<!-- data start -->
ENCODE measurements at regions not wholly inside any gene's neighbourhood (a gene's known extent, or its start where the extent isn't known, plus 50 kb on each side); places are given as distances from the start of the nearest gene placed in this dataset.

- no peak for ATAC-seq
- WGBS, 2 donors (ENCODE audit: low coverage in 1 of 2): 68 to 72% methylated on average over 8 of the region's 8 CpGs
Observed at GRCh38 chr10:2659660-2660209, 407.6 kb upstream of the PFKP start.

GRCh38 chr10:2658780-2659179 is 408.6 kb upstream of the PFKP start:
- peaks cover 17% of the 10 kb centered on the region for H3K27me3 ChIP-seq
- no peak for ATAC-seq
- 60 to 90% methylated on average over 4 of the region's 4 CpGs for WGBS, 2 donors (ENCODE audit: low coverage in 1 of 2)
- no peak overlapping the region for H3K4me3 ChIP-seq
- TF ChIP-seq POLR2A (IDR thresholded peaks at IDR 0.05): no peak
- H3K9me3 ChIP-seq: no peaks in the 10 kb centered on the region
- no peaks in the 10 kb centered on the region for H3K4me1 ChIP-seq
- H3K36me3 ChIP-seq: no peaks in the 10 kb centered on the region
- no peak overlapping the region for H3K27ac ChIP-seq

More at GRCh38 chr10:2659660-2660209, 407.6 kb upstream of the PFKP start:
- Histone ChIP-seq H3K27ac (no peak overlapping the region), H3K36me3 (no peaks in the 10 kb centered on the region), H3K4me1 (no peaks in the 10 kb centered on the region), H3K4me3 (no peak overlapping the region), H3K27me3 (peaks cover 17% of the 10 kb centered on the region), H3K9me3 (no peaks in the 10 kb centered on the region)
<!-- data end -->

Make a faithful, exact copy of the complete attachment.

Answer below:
ENCODE measurements at regions not wholly inside any gene's neighbourhood (a gene's known extent, or its start where the extent isn't known, plus 50 kb on each side); places are given as distances from the start of the nearest gene placed in this dataset.

- no peak for ATAC-seq
- WGBS, 2 donors (ENCODE audit: low coverage in 1 of 2): 68 to 72% methylated on average over 8 of the region's 8 CpGs
Observed at GRCh38 chr10:2659660-2660209, 407.6 kb upstream of the PFKP start.

GRCh38 chr10:2658780-2659179 is 408.6 kb upstream of the PFKP start:
- peaks cover 17% of the 10 kb centered on the region for H3K27me3 ChIP-seq
- no peak for ATAC-seq
- 60 to 90% methylated on average over 4 of the region's 4 CpGs for WGBS, 2 donors (ENCODE audit: low coverage in 1 of 2)
- no peak overlapping the region for H3K4me3 ChIP-seq
- TF ChIP-seq POLR2A (IDR thresholded peaks at IDR 0.05): no peak
- H3K9me3 ChIP-seq: no peaks in the 10 kb centered on the region
- no peaks in the 10 kb centered on the region for H3K4me1 ChIP-seq
- H3K36me3 ChIP-seq: no peaks in the 10 kb centered on the region
- no peak overlapping the region for H3K27ac ChIP-seq

More at GRCh38 chr10:2659660-2660209, 407.6 kb upstream of the PFKP start:
- Histone ChIP-seq H3K27ac (no peak overlapping the region), H3K36me3 (no peaks in the 10 kb centered on the region), H3K4me1 (no peaks in the 10 kb centered on the region), H3K4me3 (no peak overlapping the region), H3K27me3 (peaks cover 17% of the 10 kb centered on the region), H3K9me3 (no peaks in the 10 kb centered on the region)